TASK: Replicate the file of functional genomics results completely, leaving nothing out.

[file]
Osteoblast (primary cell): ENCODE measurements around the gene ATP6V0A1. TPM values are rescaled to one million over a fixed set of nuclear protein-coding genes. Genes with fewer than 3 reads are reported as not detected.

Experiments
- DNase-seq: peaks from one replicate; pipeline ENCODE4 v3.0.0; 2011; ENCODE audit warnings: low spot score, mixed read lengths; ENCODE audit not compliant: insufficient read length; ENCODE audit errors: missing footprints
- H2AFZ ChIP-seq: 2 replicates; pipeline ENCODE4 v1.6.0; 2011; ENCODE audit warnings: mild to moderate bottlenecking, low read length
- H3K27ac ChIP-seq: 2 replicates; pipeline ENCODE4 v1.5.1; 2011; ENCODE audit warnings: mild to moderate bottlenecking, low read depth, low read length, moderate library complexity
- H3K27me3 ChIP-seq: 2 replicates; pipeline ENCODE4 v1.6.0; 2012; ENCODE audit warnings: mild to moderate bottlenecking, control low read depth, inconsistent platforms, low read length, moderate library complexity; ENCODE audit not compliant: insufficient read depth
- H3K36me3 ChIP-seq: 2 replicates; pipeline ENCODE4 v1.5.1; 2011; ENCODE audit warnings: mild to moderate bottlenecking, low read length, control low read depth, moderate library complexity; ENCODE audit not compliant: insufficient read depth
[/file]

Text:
Osteoblast (primary cell): ENCODE measurements around the gene ATP6V0A1. TPM values are rescaled to one million over a fixed set of nuclear protein-coding genes. Genes with fewer than 3 reads are reported as not detected.

Experiments
- DNase-seq: peaks from one replicate; pipeline ENCODE4 v3.0.0; 2011; ENCODE audit warnings: low spot score, mixed read lengths; ENCODE audit not compliant: insufficient read length; ENCODE audit errors: missing footprints
- H2AFZ ChIP-seq: 2 replicates; pipeline ENCODE4 v1.6.0; 2011; ENCODE audit warnings: mild to moderate bottlenecking, low read length
- H3K27ac ChIP-seq: 2 replicates; pipeline ENCODE4 v1.5.1; 2011; ENCODE audit warnings: mild to moderate bottlenecking, low read depth, low read length, moderate library complexity
- H3K27me3 ChIP-seq: 2 replicates; pipeline ENCODE4 v1.6.0; 2012; ENCODE audit warnings: mild to moderate bottlenecking, control low read depth, inconsistent platforms, low read length, moderate library complexity; ENCODE audit not compliant: insufficient read depth
- H3K36me3 ChIP-seq: 2 replicates; pipeline ENCODE4 v1.5.1; 2011; ENCODE audit warnings: mild to moderate bottlenecking, low read length, control low read depth, moderate library complexity; ENCODE audit not compliant: insufficient read depth